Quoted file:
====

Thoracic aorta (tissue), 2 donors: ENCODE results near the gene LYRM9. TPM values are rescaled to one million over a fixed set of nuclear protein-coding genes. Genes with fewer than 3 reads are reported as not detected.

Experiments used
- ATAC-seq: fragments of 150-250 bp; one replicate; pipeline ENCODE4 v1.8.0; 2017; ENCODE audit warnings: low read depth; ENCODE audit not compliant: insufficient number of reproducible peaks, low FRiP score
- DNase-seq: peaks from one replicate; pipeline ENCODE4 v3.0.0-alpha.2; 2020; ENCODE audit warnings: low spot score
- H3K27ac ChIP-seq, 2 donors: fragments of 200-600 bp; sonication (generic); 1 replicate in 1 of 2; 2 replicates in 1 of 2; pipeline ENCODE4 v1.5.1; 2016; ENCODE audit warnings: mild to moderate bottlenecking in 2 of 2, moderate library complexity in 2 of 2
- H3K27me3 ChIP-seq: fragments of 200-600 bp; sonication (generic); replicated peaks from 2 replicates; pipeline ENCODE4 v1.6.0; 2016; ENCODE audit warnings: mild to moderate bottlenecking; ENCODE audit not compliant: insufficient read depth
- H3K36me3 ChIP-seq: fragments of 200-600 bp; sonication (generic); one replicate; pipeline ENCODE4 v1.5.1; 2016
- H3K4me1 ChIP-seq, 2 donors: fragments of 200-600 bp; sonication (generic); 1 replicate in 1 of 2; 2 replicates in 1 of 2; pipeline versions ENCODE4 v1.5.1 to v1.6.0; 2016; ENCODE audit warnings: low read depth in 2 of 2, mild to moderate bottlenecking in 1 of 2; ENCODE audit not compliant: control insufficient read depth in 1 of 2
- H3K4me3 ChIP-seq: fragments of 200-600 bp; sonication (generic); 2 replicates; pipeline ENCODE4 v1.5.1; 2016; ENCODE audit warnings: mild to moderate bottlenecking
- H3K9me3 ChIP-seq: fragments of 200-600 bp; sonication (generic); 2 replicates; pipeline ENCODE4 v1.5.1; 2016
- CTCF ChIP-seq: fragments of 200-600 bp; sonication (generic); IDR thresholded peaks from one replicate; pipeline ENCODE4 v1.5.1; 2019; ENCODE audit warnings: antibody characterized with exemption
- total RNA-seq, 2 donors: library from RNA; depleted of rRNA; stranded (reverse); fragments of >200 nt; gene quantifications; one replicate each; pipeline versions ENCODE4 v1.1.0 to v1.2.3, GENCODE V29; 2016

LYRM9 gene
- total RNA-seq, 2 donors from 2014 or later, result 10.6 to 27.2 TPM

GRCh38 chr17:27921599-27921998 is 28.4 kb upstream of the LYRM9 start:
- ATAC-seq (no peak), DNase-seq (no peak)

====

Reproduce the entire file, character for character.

Thoracic aorta (tissue), 2 donors: ENCODE results near the gene LYRM9. TPM values are rescaled to one million over a fixed set of nuclear protein-coding genes. Genes with fewer than 3 reads are reported as not detected.

Experiments used
- ATAC-seq: fragments of 150-250 bp; one replicate; pipeline ENCODE4 v1.8.0; 2017; ENCODE audit warnings: low read depth; ENCODE audit not compliant: insufficient number of reproducible peaks, low FRiP score
- DNase-seq: peaks from one replicate; pipeline ENCODE4 v3.0.0-alpha.2; 2020; ENCODE audit warnings: low spot score
- H3K27ac ChIP-seq, 2 donors: fragments of 200-600 bp; sonication (generic); 1 replicate in 1 of 2; 2 replicates in 1 of 2; pipeline ENCODE4 v1.5.1; 2016; ENCODE audit warnings: mild to moderate bottlenecking in 2 of 2, moderate library complexity in 2 of 2
- H3K27me3 ChIP-seq: fragments of 200-600 bp; sonication (generic); replicated peaks from 2 replicates; pipeline ENCODE4 v1.6.0; 2016; ENCODE audit warnings: mild to moderate bottlenecking; ENCODE audit not compliant: insufficient read depth
- H3K36me3 ChIP-seq: fragments of 200-600 bp; sonication (generic); one replicate; pipeline ENCODE4 v1.5.1; 2016
- H3K4me1 ChIP-seq, 2 donors: fragments of 200-600 bp; sonication (generic); 1 replicate in 1 of 2; 2 replicates in 1 of 2; pipeline versions ENCODE4 v1.5.1 to v1.6.0; 2016; ENCODE audit warnings: low read depth in 2 of 2, mild to moderate bottlenecking in 1 of 2; ENCODE audit not compliant: control insufficient read depth in 1 of 2
- H3K4me3 ChIP-seq: fragments of 200-600 bp; sonication (generic); 2 replicates; pipeline ENCODE4 v1.5.1; 2016; ENCODE audit warnings: mild to moderate bottlenecking
- H3K9me3 ChIP-seq: fragments of 200-600 bp; sonication (generic); 2 replicates; pipeline ENCODE4 v1.5.1; 2016
- CTCF ChIP-seq: fragments of 200-600 bp; sonication (generic); IDR thresholded peaks from one replicate; pipeline ENCODE4 v1.5.1; 2019; ENCODE audit warnings: antibody characterized with exemption
- total RNA-seq, 2 donors: library from RNA; depleted of rRNA; stranded (reverse); fragments of >200 nt; gene quantifications; one replicate each; pipeline versions ENCODE4 v1.1.0 to v1.2.3, GENCODE V29; 2016

LYRM9 gene
- total RNA-seq, 2 donors from 2014 or later, result 10.6 to 27.2 TPM

GRCh38 chr17:27921599-27921998 is 28.4 kb upstream of the LYRM9 start:
- ATAC-seq (no peak), DNase-seq (no peak)